Is a recession the best time to buy (or sell) a business?

Walt Disney has been quoted as saying:

 “I’ve heard there’s going to be a recession. I’ve decided not to participate”.

I couldn’t find if it was a genuine quote or one of those internet quotes, but I like it nonetheless.

And I see my clients seem to adopt that attitude as well – so it must be correct, right?

Many of my clients see a recession as an opportunity, or more correctly as opportunities, as they rarely rest their laurels. They go again. The find the next opportunity.

For many, that opportunity is buying (or indeed selling) a business.

There are always more sellers in a recession; people that want out, are fed up with it all, are just at the right age to enjoy retirement and so on. Their reasons are numerous, but find them at the right time and for the buyer, there lies the opportunity – the ability to buy a business at a discount, or at least at value as the current owner hasn’t effectively ran the business or seen the upside potential that the buyer now does.

Rarely will someone sell their business vastly below value – usually a business valuation would be based on turnover/profit plus stock and assets – but there are a number of ways to value a business and some are easier to value than others. I’m not an expert on business valuation, but all I’m saying is that there is opportunity there.

Once you’ve identified a target business to buy, you’ll usually reach a “heads of terms” agreement with the seller, setting out the non-binding agreement in principle, what terms are agreed perhaps such as:

  • Purchase price
  • Payment schedule
  • Conditions or restrictions
  • Anticipated date
  • Assets not transferring (if asset sale)

The heads of terms document should be simple and almost all of the deal will be left to the legal documents which follow.

There are two principal methods of acquiring a business in the UK:

  • Asset purchase. This involves the buyer acquiring a bundle of assets and rights of the selling business.
  • Share purchase. This involves the buyer acquiring all of the shares in the selling company.

An asset purchase is used when the seller is a sole-trader or partnership (as there are no shares to buy). It can also be used if a company seller is in administration or liquidation, or in other circumstances where the debt or liability of the seller is not being transferred to the buyer.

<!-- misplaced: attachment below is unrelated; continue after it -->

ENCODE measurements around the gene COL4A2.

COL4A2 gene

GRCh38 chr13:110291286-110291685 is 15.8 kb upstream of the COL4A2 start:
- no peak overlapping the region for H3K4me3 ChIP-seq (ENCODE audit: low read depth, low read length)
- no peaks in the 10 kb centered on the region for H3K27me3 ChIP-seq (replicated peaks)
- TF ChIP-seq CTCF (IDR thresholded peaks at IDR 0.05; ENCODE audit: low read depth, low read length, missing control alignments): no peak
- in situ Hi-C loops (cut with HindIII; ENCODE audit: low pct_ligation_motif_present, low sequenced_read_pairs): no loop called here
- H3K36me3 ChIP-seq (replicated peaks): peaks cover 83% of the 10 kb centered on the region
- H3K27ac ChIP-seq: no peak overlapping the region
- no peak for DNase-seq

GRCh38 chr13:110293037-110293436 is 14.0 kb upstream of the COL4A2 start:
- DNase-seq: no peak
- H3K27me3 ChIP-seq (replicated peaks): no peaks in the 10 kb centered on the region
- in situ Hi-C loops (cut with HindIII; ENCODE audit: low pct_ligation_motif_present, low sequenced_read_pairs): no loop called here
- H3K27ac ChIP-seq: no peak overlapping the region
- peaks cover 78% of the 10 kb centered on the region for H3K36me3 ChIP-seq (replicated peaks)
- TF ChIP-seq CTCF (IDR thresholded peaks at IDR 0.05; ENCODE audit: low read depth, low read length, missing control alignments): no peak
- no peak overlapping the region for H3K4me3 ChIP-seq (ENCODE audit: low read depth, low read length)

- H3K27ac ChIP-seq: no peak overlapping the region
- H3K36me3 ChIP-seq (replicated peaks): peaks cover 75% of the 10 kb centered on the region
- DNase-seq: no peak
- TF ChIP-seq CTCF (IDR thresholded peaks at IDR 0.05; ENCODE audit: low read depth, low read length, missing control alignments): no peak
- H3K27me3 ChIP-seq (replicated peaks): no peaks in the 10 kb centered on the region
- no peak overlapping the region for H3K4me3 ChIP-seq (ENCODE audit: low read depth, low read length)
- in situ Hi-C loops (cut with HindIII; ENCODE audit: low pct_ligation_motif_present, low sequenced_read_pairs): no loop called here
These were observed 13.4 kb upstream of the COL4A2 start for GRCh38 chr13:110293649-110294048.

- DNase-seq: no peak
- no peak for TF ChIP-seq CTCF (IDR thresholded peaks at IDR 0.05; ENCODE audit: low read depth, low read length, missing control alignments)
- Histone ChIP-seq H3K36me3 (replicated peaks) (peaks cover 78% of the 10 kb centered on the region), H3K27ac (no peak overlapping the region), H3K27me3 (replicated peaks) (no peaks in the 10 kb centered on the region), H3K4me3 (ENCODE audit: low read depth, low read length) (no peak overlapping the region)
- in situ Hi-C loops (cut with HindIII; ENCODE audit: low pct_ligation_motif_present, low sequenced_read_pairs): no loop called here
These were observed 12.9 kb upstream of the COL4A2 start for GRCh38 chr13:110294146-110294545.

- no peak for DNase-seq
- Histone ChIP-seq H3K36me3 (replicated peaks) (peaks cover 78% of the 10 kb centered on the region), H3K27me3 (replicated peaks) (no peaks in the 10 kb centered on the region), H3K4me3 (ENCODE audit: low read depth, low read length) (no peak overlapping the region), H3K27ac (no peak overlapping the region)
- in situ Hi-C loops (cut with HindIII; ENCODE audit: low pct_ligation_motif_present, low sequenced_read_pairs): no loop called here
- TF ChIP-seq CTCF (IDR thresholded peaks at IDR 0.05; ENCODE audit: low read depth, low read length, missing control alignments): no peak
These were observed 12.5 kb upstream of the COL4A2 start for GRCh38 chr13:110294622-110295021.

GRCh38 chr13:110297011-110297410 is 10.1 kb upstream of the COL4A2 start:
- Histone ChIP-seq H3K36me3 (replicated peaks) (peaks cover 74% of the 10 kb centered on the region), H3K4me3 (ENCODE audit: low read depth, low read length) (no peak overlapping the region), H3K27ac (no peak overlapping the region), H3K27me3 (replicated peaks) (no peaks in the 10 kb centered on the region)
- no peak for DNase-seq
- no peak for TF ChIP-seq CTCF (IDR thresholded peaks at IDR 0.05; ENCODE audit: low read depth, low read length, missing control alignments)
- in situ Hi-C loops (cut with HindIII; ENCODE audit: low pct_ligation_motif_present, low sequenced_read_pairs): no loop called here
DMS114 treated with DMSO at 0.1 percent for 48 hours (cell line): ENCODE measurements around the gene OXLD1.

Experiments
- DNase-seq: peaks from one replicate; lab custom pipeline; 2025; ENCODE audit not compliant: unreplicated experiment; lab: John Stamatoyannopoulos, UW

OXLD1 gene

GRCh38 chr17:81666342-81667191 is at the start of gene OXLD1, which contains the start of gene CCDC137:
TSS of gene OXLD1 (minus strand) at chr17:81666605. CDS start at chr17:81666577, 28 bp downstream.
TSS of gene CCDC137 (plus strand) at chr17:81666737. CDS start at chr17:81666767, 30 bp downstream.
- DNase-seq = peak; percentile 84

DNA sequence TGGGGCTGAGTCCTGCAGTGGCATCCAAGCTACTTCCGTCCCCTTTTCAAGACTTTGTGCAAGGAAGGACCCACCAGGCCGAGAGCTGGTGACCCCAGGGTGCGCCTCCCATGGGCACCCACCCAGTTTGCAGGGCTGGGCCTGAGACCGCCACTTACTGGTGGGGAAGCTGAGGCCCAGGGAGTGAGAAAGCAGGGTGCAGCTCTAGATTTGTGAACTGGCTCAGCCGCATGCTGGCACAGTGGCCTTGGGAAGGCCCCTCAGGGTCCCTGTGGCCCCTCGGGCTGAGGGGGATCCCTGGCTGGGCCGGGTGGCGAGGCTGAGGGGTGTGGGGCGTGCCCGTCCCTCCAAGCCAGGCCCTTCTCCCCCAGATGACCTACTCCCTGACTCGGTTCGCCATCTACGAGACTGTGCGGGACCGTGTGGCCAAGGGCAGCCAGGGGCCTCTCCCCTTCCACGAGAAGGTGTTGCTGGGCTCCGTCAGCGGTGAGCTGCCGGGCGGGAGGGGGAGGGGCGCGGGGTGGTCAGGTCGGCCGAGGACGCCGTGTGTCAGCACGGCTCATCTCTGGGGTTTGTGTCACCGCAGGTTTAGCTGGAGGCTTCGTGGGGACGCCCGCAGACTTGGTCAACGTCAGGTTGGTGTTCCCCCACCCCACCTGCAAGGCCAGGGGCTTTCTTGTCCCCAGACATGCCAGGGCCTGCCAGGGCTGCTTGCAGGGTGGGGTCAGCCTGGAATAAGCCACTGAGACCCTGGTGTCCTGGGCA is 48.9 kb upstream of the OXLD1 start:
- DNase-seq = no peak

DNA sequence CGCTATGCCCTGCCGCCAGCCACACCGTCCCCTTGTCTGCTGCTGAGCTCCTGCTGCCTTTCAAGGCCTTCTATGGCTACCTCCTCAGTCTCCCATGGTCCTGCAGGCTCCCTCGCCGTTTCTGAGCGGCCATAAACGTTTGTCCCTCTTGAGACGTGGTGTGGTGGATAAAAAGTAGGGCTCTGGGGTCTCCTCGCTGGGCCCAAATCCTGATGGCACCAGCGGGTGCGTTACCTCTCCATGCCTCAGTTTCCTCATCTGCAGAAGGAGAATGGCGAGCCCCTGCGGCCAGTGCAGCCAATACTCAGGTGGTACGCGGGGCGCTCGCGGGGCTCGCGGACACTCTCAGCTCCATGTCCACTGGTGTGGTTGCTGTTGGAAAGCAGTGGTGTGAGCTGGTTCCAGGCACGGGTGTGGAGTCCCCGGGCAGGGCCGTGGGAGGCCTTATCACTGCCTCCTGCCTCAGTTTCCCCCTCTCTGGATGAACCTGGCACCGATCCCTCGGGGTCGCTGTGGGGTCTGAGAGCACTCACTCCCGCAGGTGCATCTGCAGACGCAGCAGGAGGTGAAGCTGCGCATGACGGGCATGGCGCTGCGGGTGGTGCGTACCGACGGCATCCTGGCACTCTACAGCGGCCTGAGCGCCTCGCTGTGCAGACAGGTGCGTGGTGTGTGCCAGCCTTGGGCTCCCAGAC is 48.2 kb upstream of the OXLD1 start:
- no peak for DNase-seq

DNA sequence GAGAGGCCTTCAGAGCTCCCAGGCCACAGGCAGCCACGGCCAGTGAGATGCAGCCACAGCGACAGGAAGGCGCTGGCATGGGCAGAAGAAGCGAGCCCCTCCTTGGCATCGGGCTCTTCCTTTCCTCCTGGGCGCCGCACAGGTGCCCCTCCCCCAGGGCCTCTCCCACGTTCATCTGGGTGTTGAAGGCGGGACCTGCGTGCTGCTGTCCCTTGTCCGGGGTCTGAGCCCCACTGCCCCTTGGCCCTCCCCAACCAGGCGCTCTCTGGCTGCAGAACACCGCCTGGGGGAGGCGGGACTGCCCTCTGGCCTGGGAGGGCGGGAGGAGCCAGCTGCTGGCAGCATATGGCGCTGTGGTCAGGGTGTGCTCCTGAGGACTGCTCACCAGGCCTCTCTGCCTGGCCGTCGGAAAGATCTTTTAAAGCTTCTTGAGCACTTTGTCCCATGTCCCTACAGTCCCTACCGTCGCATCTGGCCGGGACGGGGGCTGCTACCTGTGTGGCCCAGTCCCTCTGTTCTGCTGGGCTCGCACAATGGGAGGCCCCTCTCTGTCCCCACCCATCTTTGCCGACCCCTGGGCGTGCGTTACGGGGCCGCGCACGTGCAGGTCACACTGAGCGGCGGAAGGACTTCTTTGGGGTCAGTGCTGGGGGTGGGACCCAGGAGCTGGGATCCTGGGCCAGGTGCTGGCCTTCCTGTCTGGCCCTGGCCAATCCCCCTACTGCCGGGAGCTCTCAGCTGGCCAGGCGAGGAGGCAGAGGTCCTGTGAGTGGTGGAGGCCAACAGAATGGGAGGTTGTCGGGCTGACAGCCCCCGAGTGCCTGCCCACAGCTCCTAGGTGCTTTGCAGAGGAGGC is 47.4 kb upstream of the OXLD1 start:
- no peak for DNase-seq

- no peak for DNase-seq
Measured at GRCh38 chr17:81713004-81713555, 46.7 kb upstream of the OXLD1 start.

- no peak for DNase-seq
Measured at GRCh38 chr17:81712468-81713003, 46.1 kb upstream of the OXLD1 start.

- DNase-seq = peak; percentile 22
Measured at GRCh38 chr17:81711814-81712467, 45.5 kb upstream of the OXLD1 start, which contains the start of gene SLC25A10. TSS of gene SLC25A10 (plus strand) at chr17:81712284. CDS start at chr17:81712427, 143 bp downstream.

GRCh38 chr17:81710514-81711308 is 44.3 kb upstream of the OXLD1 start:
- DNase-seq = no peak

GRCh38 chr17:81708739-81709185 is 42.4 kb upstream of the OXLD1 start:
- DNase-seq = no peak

While the final division of assets between buyer and seller will vary from deal to deal, items that are commonly acquired as part of an asset purchase transaction include:

  • Business information and records
  • Goodwill
  • Information technology and IT systems
  • Intellectual property rights
  • Plant and machinery
  • Premises
  • Stock
  • The benefit of business contracts

A share purchase meanwhile see the buyer acquire ownership of the shares in the selling company – buying the shares from the shareholder.

In a share purchase, all of the assets and liabilities remained owned by the company – it is just the legal owner of the shares that change hands.

Obviously there are a number of steps to deal with whichever structure is used, and I can only but recommend that you take independent legal advice whether you are a seller or buyer.

If you’re buying, you’ll want to ensure that you get what you think you’re buying, that there’s no hidden surprises in the company’s cupboard and perhaps that the seller doesn’t set up in competition and take all the customers after the sale.

If you’re selling, you’ll want to ensure that you get paid and that you aren’t agreeing to any onerous terms which the buyer could use to wriggle out of payment – especially if the payment terms are deferred.

But either way – opportunities arise – if you’re buying then you potentially get a business to mould and grow how you wish for now and the future. And if you’re selling, well then welcome to retirement I guess – although I see many clients that sell with one eye on retirement and end up getting back into business anyway. Perhaps that’s another opportunity calling.

Steven Mather
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Steven Mather

Steven Mather is a Consultant Solicitor and specialist in advising SMEs on all legal issues affecting their business – from contracts, employees, intellectual property or disputes. He qualified as a lawyer in 2008 and in January 2020 set up on his own in order to deliver extremely high quality & efficient services to SMEs.